Leading cause of denials: Credit history and debt-to-income are tied at 26% as the leading causes in the twin cities.
Next, we look at the cities where each denial reason is most prevalent:
The 5 leading causes of mortgage denials
Here’s the share of mortgage application denials that can be attributed to these reasons:
- Credit history (which includes credit score): 26%
- Debt-to-income ratio: 26%
- Collateral: 17%
- Incomplete applications: 14%
- Other (length of residence, temporary residence): 10%
Collateral: Collateral captures the property appraisal. If the appraisal comes in low, or the house is in bad shape, or in a bad location like a flood plain, that can lead to loan rejection. Other things could be failing the title search where ownership is uncertain or there is a contested lien on the property from another loan or unpaid taxes. This requirement is a challenge in a high-cost city such as Hartford, Conn., and in a lower cost city such as Detroit — two cities that had high rates of borrowers denied based on collateral issues (24% and 25%, respectively). We suspect the collateral challenges in Hartford are likely related to appraisals coming in lower than required for the loan, while in Detroit the condition of the property is likely the challenge.
Debt-to-income ratio: DTI is the share of your monthly debt obligations in relation to your monthly gross income. For a conventional loan, lenders want to see a DTI under 43% in most cases. Expensive cities such as San Jose and San Francisco reflect this, with debt-to-income posing a challenge.
Given the dominance of credit history and debt-to-income as the leading reasons for denial across cities, we thought it would be interesting to look at which factors appeared as disproportionately significant in each city. We calculated the denial reason in each city that was furthest from the national average. These are listed for each city in the table of all 50 cities we looked at below.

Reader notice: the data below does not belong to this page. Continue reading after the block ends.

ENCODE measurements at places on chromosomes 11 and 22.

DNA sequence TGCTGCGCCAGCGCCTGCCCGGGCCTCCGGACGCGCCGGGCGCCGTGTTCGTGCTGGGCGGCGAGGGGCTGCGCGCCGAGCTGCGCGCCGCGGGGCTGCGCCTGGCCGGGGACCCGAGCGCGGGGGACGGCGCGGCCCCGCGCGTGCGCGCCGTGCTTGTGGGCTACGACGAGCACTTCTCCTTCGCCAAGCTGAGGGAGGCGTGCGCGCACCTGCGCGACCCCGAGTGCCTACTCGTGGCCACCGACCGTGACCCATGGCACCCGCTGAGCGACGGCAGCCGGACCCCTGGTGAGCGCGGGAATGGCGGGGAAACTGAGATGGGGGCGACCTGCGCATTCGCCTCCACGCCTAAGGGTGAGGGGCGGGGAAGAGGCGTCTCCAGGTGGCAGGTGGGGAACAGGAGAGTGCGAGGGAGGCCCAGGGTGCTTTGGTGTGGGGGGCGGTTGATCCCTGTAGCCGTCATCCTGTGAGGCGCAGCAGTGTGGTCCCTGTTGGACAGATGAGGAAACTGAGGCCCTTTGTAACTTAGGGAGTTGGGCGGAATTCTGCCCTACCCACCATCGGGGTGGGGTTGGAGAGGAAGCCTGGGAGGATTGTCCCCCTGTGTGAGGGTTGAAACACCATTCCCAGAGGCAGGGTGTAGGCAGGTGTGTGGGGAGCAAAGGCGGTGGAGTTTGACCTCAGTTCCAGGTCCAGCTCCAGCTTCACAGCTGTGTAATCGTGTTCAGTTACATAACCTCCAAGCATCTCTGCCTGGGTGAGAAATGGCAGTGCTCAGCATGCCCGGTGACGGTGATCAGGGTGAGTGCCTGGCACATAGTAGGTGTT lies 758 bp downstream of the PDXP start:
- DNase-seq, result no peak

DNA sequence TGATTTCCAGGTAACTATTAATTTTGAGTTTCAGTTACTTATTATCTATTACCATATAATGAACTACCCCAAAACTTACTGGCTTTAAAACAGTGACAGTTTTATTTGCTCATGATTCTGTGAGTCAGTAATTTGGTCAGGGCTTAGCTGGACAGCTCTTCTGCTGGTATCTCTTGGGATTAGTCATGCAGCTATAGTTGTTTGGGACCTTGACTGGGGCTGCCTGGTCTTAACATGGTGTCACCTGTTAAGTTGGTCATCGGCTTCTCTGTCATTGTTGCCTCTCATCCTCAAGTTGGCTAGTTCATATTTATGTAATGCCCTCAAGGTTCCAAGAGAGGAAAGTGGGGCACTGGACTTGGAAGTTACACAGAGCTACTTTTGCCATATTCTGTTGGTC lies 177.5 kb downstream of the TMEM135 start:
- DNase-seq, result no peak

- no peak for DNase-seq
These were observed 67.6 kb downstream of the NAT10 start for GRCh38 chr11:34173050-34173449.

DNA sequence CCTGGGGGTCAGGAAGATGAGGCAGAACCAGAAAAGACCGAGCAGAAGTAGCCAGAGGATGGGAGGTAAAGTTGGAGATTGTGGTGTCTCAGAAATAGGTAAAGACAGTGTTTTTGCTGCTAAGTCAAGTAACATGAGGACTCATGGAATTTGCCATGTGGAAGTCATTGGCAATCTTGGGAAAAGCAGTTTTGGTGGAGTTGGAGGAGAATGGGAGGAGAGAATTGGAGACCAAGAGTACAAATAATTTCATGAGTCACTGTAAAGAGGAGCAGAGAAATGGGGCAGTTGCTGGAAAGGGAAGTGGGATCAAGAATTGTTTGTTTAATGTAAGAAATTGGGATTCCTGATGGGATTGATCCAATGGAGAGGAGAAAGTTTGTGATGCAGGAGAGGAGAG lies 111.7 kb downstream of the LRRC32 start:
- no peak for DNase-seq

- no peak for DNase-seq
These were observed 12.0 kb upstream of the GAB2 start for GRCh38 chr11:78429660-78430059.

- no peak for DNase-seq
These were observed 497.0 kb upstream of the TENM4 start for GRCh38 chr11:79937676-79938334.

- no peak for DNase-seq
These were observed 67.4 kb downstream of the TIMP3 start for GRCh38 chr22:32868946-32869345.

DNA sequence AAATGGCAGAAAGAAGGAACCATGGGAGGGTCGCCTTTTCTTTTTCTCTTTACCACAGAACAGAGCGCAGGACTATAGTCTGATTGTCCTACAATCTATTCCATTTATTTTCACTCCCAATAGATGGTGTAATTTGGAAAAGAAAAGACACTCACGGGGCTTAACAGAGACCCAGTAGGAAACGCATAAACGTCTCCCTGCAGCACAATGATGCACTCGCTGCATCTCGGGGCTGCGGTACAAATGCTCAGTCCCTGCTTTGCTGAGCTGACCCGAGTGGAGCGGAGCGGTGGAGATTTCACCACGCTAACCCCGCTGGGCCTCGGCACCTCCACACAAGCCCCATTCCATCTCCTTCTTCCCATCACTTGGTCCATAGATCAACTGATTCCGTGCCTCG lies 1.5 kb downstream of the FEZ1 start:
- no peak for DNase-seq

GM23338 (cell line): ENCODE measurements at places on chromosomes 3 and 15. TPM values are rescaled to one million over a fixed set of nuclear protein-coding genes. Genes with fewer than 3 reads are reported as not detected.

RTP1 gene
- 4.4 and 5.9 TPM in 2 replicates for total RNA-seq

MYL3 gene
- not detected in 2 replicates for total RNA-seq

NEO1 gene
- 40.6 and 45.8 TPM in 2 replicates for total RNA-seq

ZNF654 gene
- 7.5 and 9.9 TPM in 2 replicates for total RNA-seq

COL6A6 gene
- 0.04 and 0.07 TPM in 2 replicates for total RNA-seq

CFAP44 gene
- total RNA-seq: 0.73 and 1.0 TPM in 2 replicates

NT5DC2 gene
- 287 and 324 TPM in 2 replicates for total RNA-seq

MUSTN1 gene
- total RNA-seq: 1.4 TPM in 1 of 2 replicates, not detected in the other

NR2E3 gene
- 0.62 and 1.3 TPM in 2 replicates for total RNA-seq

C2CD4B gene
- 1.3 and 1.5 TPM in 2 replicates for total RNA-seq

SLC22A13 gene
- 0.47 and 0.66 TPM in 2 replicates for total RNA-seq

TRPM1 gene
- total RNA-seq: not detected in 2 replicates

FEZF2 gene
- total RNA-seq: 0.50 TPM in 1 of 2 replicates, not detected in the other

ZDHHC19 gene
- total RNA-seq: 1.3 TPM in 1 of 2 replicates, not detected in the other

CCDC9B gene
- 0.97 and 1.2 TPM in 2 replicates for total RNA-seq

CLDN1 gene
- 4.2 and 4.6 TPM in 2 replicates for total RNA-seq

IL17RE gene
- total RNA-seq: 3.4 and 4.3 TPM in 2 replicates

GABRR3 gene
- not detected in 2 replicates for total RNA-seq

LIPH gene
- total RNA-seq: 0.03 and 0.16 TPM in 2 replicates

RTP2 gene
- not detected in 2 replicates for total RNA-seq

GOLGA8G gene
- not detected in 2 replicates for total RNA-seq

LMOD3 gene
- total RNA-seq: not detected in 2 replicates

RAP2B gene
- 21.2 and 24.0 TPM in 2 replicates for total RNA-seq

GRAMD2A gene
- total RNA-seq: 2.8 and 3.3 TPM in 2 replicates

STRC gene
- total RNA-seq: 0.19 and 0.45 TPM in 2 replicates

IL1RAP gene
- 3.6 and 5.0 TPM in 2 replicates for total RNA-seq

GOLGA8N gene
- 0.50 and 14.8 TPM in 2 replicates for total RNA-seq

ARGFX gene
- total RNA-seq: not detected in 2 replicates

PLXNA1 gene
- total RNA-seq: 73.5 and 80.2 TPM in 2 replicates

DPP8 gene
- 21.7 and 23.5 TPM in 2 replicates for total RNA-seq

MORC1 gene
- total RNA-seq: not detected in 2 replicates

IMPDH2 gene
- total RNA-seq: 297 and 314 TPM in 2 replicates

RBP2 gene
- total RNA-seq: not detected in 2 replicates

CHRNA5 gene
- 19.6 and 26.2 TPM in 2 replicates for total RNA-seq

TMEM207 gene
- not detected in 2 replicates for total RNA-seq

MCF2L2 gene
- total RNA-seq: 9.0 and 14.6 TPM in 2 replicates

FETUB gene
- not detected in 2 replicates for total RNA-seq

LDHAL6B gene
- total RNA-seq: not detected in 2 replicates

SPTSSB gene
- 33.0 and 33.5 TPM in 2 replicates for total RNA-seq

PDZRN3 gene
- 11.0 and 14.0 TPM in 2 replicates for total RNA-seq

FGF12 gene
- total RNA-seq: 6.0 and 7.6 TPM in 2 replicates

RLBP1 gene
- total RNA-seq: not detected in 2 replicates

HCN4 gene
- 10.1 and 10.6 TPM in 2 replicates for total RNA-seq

Tips to get your mortgage application approved
Debt-to-income ratio: Don’t reach for a loan that stretches your ability to pay. Shop for a lower-priced home if need be, perhaps in a different neighborhood or a smaller house. Work to pay off debt prior to applying for a loan and keep your monthly expenses low.
Collateral: Make sure you have a look at the property and have a trusted home inspector look it over. In a competitive market, some buyers are bidding on unseen homes. You can do this, but just know that if you’re using a lender, they are going to eventually do their own appraisal and if it comes in lower than your purchase price, you’re either going to get denied for the amount you want or you’re going to have to make up the difference in cash. If the lender does not accept the collateral, they likely just saved you from making a bad or overpriced purchase.
Verifiable information: Make sure everything in your application, from your tax records to your employment history, is accurate and you have documentation. Be proactive and gather all the typical documentation you’ll need before you apply, so you aren’t delayed in closing.
Methodology: LendingTree analyzed over 10 million mortgage application records from the Federal Financial Institutions Examination Council’s Home Mortgage Disclosure Act 2017 data set, the most recent available, which includes mortgage applications made during 2016. The data represents mortgage applications from over 6,000 financial institutions. https://www.ffiec.gov/hmda/history.htm